In recognising the challenges faced by coronavirus, the Government have now deemed it legal for Wills to be witnessed in ‘virtual presence’ by video-link, as alternative to physical presence. A statutory instrument known as “The Wills Act 1837 (Electronic Communications) (Amendment) (Coronavirus) Order 2020’ (2020 No 952) comes into force on the 28th September 2020. The measure will be backdated to the 31st January 2020, therefore, any Will witnessed by video technology from that date onwards will be legally accepted.

The Wills Act 1837 stipulates that to make a Will valid, the signature must be in writing and the Will must be signed by the testator in the presence of two independent witnesses. It has always been the case that ‘presence’ requires a ‘clear line of sight’ of the signing and this will continue to apply to video witnessing. The Government have stated that it does not matter as to the type of videoconferencing, as long as the quality of the sound and video is sufficient for everybody to see and hear what is happening. The witnesses should acknowledge that they can see, hear, and understand their role in witnessing the signature. However, Pre-recorded videos are not permissible.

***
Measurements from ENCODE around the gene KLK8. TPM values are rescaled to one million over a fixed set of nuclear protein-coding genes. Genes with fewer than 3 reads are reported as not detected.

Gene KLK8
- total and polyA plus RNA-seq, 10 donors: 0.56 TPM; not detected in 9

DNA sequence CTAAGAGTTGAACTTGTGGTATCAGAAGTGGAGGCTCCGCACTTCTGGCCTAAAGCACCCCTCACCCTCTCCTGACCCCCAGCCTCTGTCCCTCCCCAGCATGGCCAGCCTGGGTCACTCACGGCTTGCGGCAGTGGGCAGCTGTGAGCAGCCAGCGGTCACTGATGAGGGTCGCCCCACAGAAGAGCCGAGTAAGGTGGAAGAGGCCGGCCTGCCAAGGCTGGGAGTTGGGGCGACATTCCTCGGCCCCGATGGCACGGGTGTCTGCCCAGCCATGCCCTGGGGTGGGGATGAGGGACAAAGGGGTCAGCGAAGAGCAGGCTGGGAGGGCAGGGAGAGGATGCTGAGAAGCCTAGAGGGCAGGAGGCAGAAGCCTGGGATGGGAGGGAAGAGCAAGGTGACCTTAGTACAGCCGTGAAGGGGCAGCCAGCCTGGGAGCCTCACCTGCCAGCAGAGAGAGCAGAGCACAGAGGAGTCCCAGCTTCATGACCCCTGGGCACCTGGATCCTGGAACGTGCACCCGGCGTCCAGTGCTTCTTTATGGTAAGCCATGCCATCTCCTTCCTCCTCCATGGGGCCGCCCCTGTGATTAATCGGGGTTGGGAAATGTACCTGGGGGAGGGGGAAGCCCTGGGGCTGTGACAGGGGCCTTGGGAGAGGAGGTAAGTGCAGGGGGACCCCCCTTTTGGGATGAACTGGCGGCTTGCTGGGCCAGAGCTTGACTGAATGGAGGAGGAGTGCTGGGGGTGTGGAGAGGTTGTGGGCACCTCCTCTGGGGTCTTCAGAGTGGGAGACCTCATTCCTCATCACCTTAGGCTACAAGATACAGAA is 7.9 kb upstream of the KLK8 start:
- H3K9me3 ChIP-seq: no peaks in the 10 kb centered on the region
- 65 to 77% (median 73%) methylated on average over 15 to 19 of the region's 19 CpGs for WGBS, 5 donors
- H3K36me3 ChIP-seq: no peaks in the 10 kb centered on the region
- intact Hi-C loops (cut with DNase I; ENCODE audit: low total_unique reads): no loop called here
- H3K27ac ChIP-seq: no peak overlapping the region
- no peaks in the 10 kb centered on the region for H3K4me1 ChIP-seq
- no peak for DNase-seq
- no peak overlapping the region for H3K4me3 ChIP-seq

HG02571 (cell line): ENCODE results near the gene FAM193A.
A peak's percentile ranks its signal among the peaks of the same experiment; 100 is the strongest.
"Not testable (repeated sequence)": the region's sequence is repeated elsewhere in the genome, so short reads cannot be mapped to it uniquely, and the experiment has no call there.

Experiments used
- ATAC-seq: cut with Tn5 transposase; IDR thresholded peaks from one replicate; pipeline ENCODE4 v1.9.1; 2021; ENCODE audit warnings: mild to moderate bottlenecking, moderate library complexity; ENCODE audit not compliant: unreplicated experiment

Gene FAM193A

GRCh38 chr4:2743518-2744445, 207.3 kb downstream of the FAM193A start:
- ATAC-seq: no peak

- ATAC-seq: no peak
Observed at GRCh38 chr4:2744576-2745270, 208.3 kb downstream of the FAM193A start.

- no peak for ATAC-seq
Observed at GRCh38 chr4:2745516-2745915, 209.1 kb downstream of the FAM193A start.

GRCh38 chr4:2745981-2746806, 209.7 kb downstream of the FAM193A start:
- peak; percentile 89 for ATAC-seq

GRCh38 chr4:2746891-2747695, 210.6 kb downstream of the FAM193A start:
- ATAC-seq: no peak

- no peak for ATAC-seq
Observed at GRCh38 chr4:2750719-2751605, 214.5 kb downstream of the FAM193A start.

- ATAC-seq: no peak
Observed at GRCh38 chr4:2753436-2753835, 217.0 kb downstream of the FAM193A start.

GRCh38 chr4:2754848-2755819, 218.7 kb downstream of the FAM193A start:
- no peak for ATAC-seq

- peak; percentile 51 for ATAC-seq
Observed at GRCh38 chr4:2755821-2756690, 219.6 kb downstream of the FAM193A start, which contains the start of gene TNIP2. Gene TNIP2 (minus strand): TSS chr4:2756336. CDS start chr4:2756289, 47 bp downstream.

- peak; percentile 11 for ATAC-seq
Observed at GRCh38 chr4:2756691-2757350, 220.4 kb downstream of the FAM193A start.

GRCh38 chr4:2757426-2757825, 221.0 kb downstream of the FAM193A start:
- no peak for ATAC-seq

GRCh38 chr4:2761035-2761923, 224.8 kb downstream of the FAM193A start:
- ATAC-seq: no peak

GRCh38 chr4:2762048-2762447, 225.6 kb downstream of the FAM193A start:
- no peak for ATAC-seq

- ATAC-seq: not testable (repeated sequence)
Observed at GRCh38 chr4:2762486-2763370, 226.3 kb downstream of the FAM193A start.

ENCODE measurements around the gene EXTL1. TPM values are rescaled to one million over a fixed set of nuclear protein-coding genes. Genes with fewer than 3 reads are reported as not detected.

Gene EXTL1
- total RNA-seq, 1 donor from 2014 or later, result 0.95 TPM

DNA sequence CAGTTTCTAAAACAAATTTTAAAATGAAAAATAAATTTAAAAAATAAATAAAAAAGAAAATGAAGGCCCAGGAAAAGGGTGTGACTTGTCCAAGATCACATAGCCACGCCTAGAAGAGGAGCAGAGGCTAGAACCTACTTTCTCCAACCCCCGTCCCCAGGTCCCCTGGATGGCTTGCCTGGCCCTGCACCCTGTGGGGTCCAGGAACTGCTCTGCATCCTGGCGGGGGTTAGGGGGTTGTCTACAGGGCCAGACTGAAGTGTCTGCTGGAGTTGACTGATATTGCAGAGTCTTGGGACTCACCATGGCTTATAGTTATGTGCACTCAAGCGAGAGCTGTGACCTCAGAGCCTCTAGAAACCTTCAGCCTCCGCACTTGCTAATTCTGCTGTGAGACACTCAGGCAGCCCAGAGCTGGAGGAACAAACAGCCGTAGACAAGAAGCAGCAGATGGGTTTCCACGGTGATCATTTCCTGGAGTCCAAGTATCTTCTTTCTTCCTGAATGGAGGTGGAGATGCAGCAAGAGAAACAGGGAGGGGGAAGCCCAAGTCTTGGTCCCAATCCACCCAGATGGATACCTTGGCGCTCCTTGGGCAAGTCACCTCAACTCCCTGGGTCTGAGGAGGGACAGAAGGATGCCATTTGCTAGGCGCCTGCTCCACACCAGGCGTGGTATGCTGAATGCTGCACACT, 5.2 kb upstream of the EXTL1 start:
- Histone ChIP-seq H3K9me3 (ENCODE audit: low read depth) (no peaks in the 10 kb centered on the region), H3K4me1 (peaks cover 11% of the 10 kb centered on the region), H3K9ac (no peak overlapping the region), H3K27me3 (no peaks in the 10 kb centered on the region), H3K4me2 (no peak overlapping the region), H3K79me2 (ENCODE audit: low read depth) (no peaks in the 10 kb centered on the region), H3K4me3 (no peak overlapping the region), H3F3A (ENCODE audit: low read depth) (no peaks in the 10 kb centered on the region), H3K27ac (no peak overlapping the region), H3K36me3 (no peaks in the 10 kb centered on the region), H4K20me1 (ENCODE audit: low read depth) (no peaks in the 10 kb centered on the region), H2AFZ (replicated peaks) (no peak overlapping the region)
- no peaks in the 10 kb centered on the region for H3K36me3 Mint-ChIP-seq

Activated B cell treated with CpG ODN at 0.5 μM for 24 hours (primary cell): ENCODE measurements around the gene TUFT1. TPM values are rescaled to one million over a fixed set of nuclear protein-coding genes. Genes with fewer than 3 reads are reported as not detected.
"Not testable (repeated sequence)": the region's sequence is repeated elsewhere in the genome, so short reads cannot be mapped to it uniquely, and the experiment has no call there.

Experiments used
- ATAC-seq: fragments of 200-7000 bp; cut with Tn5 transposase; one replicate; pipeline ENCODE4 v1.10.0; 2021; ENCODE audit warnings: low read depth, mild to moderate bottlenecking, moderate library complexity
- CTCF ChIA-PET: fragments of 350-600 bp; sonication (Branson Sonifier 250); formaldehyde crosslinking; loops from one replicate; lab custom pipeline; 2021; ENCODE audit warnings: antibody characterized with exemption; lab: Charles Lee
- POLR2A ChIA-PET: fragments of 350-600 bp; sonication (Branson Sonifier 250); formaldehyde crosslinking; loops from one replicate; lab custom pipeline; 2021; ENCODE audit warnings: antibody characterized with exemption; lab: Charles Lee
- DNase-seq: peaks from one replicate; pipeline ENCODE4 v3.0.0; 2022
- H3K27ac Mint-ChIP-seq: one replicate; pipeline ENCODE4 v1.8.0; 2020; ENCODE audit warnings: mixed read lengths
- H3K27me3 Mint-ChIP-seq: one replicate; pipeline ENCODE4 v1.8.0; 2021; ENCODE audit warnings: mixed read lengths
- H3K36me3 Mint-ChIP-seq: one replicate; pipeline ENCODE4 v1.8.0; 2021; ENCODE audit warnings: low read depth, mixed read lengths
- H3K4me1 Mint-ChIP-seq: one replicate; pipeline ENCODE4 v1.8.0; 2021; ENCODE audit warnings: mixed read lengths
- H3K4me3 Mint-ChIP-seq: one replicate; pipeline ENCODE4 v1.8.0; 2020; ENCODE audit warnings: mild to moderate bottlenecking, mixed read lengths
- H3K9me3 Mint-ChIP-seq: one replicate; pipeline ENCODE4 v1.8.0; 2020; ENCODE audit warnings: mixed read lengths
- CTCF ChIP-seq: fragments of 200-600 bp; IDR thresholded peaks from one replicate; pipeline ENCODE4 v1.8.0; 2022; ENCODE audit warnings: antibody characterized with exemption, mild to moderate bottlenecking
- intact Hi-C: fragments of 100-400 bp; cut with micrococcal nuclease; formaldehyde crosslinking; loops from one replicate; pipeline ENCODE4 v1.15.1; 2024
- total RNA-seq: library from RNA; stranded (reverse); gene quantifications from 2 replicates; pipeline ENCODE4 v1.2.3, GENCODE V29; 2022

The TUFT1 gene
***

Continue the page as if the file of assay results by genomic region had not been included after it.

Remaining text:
A bespoke attestation clause should be included in the Will, stating that it is to be witnessed virtually. E-signing are not be permitted. Whilst the government have stated that video-witnessed Wills should remain a last resort, many view this as a shrewd change to the law of Wills, as it does advance the cause for a general review of archaic Wills legislation.

This is the situation as at September 2020. The Legal amendment will be in place until 31 January 2022, however, the Ministry of Justice has stated that this period can be shortened or extended if necessary. Audley Chaucer Solicitors are experienced in all aspects of wills and probate and can advise on tax efficient estate planning. In the first instance, please call John Szepietowski for a discussion without obligation.


Joseph Beams

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